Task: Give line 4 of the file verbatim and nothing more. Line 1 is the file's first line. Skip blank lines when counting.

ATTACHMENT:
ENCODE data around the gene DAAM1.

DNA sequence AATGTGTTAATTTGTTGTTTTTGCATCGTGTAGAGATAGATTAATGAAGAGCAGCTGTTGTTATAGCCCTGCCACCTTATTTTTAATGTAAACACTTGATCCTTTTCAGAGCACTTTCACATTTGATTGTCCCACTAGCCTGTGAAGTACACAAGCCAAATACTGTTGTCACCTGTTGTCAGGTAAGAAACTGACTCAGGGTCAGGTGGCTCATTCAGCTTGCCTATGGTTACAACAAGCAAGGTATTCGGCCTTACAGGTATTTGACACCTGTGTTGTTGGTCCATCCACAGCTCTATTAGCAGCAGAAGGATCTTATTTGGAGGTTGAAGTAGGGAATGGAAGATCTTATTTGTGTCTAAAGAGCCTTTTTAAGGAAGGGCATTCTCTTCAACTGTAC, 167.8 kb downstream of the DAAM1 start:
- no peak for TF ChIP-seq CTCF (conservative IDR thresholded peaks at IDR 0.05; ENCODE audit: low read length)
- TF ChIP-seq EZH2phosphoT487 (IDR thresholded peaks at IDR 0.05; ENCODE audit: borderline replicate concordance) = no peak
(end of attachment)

- TF ChIP-seq EZH2phosphoT487 (IDR thresholded peaks at IDR 0.05; ENCODE audit: borderline replicate concordance) = no peak